So the question that comes to my mind is… what is a country to do with a “transnational” memorial like the Changi Chapel – or Changi Gaol as a whole for that matter? If we think of World War II as a thread that has deeply entwined and shaped both Singapore’s and Australia’s individual histories and national identities, Changi Chapel and Changi Gaol is always going to be a part of Singapore’s history because it happened right here in Singapore, and as a former British Commonwealth army garrison and British Commonwealth PoW camp, it is deeply embedded in the memories of all of the 15,000 Australians soldiers who were forced into the PoW camp. Yet to describe it straight-up as a site of “shared memory” without any caveat seems wildly inaccurate; the Changi Gaol is really not a part of the Singaporean civilian’s personal wartime story. (also: I don’t know but can someone tell me what shorthand term I can use to call “the Singaporean” before WWII and before Singapore’s independence?).
I mean, before I began this residency I never even realised there was actually a whole thing, an entire pilgrimage tour wherein many British and Australians (war veterans/survivors/families of survivors/families of those who died in WWII) make this pilgrimage to visit the various WWII/PoW sites in Singapore… with the #1 site on the list being the replica of the Changi Chapel (in Singapore) which is confusingly not built to the original scale or design, and even twice removed from its original site!
The Changi Chapel in Duntroon, Canberra
It seems to me the Changi Chapel exists so vividly in the memories of the Australians to the point that the original has finally been brought back “home” and resurrected here in the nation’s capital, Canberra.(And perhaps that is why there has been no need for anyone in Singapore to mention that the original Changi Chapel is in Canberra…)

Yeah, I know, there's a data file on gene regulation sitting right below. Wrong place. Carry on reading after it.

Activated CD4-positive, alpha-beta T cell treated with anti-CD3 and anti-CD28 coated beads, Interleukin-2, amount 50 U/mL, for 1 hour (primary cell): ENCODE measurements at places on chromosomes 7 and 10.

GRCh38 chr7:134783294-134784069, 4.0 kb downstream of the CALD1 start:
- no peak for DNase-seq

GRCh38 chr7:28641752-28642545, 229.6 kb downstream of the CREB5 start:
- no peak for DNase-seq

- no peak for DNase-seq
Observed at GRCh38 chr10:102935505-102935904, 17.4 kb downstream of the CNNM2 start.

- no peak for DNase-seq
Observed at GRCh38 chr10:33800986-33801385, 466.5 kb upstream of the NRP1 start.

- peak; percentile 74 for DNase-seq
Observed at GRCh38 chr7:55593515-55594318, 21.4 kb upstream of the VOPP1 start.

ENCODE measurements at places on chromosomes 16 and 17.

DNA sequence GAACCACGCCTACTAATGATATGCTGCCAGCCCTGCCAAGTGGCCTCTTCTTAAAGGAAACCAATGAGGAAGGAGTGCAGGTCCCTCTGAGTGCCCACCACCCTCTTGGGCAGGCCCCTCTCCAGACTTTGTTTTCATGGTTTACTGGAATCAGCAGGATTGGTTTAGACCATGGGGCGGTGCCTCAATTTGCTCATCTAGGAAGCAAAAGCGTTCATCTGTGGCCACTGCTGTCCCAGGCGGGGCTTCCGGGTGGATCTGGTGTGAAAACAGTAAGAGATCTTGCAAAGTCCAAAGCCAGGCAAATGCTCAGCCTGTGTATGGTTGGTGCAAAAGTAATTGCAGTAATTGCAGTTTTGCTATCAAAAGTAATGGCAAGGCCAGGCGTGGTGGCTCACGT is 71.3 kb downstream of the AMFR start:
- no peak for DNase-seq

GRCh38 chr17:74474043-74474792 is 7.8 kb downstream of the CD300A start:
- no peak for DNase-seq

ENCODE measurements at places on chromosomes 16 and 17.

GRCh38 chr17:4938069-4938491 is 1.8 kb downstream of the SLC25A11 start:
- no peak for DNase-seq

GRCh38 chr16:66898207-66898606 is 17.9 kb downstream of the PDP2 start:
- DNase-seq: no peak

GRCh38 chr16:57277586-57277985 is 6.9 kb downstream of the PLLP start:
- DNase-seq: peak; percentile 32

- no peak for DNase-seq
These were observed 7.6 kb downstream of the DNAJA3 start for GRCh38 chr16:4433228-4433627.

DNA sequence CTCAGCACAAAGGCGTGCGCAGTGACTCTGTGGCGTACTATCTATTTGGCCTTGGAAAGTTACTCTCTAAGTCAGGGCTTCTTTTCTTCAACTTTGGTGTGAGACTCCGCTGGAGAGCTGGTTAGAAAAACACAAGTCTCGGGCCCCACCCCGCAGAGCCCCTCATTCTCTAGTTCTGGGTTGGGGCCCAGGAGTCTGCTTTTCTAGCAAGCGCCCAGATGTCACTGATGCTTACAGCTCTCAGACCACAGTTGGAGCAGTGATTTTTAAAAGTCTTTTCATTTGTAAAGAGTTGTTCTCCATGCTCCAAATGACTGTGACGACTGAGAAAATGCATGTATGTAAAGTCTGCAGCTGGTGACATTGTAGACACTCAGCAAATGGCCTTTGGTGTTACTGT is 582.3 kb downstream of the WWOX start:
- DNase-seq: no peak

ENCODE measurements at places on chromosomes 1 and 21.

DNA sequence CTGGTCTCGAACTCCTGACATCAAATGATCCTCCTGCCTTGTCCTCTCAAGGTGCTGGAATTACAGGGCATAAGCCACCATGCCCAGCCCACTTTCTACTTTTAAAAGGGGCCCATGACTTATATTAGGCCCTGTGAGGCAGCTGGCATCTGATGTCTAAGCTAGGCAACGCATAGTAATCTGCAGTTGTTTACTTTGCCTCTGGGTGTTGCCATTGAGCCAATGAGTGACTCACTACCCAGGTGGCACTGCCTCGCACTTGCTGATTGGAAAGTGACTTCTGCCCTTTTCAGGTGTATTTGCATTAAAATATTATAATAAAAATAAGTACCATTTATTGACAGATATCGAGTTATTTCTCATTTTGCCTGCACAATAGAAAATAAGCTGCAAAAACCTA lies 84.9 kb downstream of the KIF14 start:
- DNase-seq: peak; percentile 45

Also I should say at this point that I first saw the above images and photos in The Changi Book which I am reading right now. I could have slapped myself for not reading the whole Changi Book earlier – its big! and contains tons of stuff! and was seventy years in the making! – it has been amazingly edited by Lachlan Grant and contains the writings, drawings, paintings, and photographs created by prisoners of war in Changi – as well as lots of other essays by contributors from the Australian War Memorial. Many of those random questions I have asked out loud over the last few days have been answered in the book!
Eg: “Why was there a yeast production centre in Changi??”(Answer: Yeast contains vitamin B1 which was in short supply because of the POW diet of milled white rice which often resulted in vitamin B1 deficiency aka beri beri! So a yeast centre was built at Selarang to produce yeast from rice polishings, sweet potatoes, sugar and hops, which was then issued out to internees) “Then why did they knowingly build a rice mill and continue to polish all their white rice whilst in Changi?” (Answer: Because that was the only way they could get the rice to keep longer…)
On the issue of becoming obsessed with Rice whilst interned at the PoW camp: I don’t often like to quote the Daily Mail as a credible source of information but in this one respect I remember how they did carry a story about a couple who were both Changi Prisoners of War, Donald and Isobel Grist, and how Donald Grist “later became world authority on rice after becoming fascinated by how it could sustain humans for so long”. Reading the Changi Book I can now see why people became obsessed with food and rice. Grist’s name is also so apt, considering how the word GRIST refers to grain that has been separated from the chaff…
On the issue of becoming obsessed with food whilst interned at the PoW camp: IN THE NEXT POST…
Note: As I have a lot of notes to push out I’ll be backdating my posts to the approximate date of my visits to various sites and places, because I think it would be more useful to date my posts to when something happened rather than when I finished writing the posts in the random future… However, in case you are wondering, I did visit the Changi Chapel in Canberra today on 9 May 2017! And actually it is just a mere 9 minute drive from the Australian War Memorial!